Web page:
Every year, on the 11th of November, hundreds of far right and neo-fascist campaigners in France, including the former leader of the Front national, Jean-Marie Le Pen, make their way to the small island of Île d’Yeu, just off the coast of the western Pays de la Loire region, to lay flowers and wreaths at the grave of Philippe Pétain, the head of the so-called Vichy government during the German occupation of 1940 to 1945. Unlike some of the other territories of Europe seized by the Nazi regime during World War II, where domestic civil authorities made a pretence of co-operating with the enemy in order to ameliorate the effects of the invader’s presence, under the auspices of Marshal Pétain and l’État français passive co-operation became active collaboration. Tens of thousands of French citizens, from Jewish children to resistance fighters, died through the policies of the dictatorship headquartered in the interior town of Vichy, a former spa-resort for the European elites during the 1930s. The Pétainists, self-isolated in their administrative capital, became indelibly associated with a torrid mix of authoritarianism, anti-Semitism, Catholic fundamentalism, corruption, hedonism, torture and murder. Far from reducing the effects of a foreign occupation upon their nation they worsened them, turning Frenchman against Frenchman, leaving behind a poisonous legacy that is as virulent today as it was in the late 1940s and ’50s.
I was reminded of the contemporary Pétain tributes in France when reading about last weekend’s controversy fabricated by the political eccentrics of Loyal Orange Lodge 1313, a branch of the British ethnocist and sectarian Orange Order based in the counties of Dublin and Wicklow, and the so-called Reform Group, a minuscule pro-UK or neo-unionist lobbyist body with several maverick journalists and historians among its number. The fringe gathering, all of fifteen strong, had staged a so-called Remembrance Day commemoration in a secret event at Mount Street Bridge, Dublin, the location of one of the better known battles between the forces of the Irish Republic and the British Empire during the Easter Rising of 1916. During that revolutionary week, from Wednesday the 26th of April to Friday the 28th of April, seventeen – and eventually just four – volunteers of the Irish Republican Army had held at bay several infantry battalions of the British Army, inflicting nearly half the UK casualties incurred during the course of the insurrection. Four young men, Michael Malone, Dick Murphy, George Reynolds and Patrick Doyle, were killed during the fighting, at least one almost certainly summarily executed after capture.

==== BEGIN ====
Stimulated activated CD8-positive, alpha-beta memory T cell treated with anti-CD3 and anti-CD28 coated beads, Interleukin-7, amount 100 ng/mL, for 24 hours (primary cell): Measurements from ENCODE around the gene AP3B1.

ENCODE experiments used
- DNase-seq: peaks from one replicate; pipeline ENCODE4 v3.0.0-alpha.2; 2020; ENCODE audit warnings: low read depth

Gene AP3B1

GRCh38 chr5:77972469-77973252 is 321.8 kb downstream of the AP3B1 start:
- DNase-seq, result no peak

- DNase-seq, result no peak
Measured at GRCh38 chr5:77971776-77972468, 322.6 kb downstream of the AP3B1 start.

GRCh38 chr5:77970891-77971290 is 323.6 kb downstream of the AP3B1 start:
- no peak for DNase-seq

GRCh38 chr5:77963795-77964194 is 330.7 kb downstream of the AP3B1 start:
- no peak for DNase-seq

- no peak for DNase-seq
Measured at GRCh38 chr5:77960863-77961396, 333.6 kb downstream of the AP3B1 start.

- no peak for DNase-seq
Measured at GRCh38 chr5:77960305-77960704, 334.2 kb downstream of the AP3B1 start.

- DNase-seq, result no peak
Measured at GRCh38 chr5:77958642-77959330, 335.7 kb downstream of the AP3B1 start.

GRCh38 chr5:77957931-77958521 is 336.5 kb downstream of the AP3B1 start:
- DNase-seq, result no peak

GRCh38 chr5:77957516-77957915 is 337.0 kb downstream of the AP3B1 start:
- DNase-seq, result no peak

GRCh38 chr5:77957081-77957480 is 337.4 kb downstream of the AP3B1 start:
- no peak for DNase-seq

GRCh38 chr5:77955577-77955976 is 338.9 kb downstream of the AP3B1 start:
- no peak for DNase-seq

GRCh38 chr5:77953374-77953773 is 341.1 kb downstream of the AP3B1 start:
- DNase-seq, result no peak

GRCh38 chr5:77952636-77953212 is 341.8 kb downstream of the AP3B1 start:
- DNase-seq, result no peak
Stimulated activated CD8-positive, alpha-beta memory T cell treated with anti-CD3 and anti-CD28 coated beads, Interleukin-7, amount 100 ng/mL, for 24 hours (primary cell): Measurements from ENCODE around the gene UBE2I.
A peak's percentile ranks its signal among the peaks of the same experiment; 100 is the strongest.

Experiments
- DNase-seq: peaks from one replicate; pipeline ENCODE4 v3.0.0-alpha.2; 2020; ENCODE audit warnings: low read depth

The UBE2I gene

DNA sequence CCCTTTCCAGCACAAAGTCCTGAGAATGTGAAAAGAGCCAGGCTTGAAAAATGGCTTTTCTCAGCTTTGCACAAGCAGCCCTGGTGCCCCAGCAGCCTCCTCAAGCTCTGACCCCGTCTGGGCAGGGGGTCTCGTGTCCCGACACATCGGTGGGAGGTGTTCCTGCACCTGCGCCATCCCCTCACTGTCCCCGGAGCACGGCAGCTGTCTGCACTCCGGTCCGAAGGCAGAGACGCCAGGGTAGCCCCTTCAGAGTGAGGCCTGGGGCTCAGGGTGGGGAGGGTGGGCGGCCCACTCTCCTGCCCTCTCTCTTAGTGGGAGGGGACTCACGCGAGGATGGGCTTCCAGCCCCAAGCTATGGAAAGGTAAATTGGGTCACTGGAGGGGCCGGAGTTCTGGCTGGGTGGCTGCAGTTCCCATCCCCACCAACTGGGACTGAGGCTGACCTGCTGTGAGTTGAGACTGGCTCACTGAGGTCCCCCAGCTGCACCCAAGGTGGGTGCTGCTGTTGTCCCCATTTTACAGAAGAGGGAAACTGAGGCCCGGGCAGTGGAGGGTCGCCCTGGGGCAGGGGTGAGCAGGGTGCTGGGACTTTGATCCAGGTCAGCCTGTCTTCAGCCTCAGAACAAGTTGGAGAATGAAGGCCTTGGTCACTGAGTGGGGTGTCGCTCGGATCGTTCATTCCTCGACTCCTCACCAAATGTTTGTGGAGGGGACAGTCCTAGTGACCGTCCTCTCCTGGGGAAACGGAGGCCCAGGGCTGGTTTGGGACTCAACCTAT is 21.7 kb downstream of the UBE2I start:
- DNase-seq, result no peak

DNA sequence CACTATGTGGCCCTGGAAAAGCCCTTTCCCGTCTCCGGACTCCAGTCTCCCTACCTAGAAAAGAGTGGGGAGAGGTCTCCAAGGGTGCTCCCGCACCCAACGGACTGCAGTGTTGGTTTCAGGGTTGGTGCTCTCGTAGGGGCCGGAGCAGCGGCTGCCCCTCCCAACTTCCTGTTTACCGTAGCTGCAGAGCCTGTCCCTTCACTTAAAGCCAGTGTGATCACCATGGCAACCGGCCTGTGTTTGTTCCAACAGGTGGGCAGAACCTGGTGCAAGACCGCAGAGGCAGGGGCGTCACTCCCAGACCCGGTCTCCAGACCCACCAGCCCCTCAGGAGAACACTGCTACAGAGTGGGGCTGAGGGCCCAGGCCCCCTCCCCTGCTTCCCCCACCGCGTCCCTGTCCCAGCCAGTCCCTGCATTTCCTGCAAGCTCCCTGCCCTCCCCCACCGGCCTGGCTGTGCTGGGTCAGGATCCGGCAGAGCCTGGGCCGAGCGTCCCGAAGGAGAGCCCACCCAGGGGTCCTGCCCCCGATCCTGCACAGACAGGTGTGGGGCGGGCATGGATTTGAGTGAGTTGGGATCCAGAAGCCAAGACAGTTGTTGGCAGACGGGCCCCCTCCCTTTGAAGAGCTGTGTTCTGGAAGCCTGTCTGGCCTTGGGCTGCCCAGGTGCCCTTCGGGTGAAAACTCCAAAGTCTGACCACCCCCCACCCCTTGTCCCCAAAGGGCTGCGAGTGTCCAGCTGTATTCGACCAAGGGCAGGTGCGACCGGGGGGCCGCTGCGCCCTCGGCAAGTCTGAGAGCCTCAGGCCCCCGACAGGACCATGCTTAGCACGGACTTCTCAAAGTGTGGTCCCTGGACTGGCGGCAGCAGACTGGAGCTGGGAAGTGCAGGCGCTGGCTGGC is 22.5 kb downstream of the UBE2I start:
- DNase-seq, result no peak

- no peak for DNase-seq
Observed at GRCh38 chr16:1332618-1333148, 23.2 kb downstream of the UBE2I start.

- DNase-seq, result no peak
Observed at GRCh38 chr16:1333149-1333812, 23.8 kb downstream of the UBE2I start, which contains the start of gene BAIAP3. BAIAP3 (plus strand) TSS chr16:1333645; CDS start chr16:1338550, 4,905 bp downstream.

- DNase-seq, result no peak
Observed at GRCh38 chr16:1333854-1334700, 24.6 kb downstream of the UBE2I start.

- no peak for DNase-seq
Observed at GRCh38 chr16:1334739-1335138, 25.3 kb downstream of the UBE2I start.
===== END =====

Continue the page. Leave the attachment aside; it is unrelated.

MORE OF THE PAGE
The Orange Order and contemporary apologists for Britain’s colonial rule over Ireland are of course perfectly free to remember those who fought to maintain the supremacy of the invader over the native during the many centuries of conflict. The laying of a commemorative poppy-wreath is not an unreasonable thing to do for the small minority on this island nation who oppose its sovereign independence. Like those in France who think it fitting to remember the men and women of the Vichy regime during WWII, or those in the modern United States who remember the men and boys who died beneath the flag of the Confederacy, there are many ways one can honour individual lives without honouring the causes which they served. However such acknowledgements must always come with an acceptance of past misdeeds and quiet contrition for the injustices which were done. No such laudable sentiments came from the Orange Order or the Reform groupings last Sunday. Instead they issued a boastful post on their Facebook profile, one purposely designed to generate animosity and rancour:
“Dublin Orange men assemble on Mount Street Bridge in an act of remembrance to those who paid the ultimate supreme sacrifice in putting down the 1916 Rebellion. A rebellion which was aimed at replacing constitutional government with tyrannical government and civic peace and harmony with destruction of property and murder. We like to thank the Belfast Telegraph for covering the event and the photography student from UCD. In addition, we thank those representatives from the “Reform Group” who also attended and the many fellow Dublin citizen who engaged us with voices of support. Going forward; Dublin orange men will be holding an annual act of remembrance on the bridge.”
Unionist poison, it seems, still begets unionist poison. The fifteen odd men and women who attended last Sunday’s would-be commemoration at Mount Street Bridge have shown that they have no interest in honouring the British war-dead of 1916. Instead they are only concerned with besmirching the memory of the Irish war-dead of that same fateful year. If that requires historical untruths and falsifications of the known record, then they have proven themselves to be equal to the task. The colonist-deniers, the Redmondites and Carsonites of Ireland, as with the Pétainists of France, are still with us and still as unreformed – and unreformable – as ever.